Farming during a pandemic

Good morning! It’s a beautiful sunny morning, and I’m watching the birds from the couch with my coffee. I haven’t seen our winter friends the juncos in a few days, and it seems that most of our summer residents are back and feeling feisty. There is a female cardinal right outside the window, eating the remains of some barberry berries (not the invasive type!) and I can clearly hear the bluejays and crows even with the windows closed.

    With all that’s going on, farm life continues mostly as normal. Thousands of seedlings are started in our friend Alice’s greenhouse, the high tunnel is prepped (and finished!) and ready to be planted today. We’ve started prepping the fields, too. I am feeling a bit of pressure to make purchases. I pushed up deliveries, so all our regular supplies are on-farm, but I’ve been slowly working on designing a new irrigation system, and hope I’ll be able to get everything I need before our supply chains break down. A lot of what we need is so specific, buying new may soon prove challenging. On the other hand, I have a lot of faith in the good will, open hearts, and giant junk piles of the many small farmers across the state, so I’m sure I can cobble together a system if need be!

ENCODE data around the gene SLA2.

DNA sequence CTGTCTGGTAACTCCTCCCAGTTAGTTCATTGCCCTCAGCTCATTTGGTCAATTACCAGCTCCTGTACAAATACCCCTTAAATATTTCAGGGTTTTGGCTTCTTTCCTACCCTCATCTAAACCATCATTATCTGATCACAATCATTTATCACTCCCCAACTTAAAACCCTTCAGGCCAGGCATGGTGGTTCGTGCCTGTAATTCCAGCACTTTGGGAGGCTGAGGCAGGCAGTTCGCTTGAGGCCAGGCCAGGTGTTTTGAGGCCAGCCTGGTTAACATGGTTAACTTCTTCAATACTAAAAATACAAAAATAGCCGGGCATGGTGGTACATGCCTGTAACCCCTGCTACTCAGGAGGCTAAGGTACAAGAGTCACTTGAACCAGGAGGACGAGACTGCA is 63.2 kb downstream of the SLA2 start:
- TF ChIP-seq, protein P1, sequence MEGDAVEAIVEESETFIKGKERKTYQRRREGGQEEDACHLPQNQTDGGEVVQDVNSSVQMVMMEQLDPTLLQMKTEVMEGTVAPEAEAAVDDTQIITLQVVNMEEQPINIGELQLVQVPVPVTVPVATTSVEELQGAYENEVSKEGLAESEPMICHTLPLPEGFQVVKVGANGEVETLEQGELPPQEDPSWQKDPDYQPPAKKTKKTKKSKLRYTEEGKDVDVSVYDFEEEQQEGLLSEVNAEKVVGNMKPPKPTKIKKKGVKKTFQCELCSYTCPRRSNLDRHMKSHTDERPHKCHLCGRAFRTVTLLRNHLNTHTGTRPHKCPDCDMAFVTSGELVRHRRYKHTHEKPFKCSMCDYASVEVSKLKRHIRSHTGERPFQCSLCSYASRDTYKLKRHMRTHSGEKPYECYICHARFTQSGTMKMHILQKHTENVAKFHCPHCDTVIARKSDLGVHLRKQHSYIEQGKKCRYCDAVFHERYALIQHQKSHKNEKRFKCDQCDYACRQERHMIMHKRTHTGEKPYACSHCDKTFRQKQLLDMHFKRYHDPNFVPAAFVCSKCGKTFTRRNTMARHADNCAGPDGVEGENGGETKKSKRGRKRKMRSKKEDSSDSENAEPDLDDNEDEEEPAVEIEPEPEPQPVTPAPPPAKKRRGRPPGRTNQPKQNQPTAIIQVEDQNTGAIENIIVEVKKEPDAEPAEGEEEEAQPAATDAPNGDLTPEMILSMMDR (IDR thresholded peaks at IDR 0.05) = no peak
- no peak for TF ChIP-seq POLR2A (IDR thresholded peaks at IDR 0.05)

Looking ahead to CSA season, I fully expect to be operating at full capacity. Covid-19 is most likely here to stay with us for a while, and we may need to change our system for on-farm pick up, but we’ll cross that bridge when we get to it. As of now, the Storrs Farmers Market is up and running. I worked with our State and Town officials, and we have guidance from the governor’s office that farmers markets are to stay open as long as grocery stores do, so market pick ups should continue as normal.
    If you have not yet signed up for this year’s CSA, PLEASE DO SO NOW! For real. I anticipate reaching our maximum number of shares, and would very much like to help feed you and your family if that’s what you want. Redundancy in our food system is always a good thing, and we’ll be seeing that in the coming months in a way most of us have never appreciated. We need the big chain grocery stores and their vertically integrated supply chains, we need the food co-ops with their community connections and regionally sourced foods, and we need small farms selling directly to consumers. We’re all doing our best to keep each other safe and fed.
    ~ Diane
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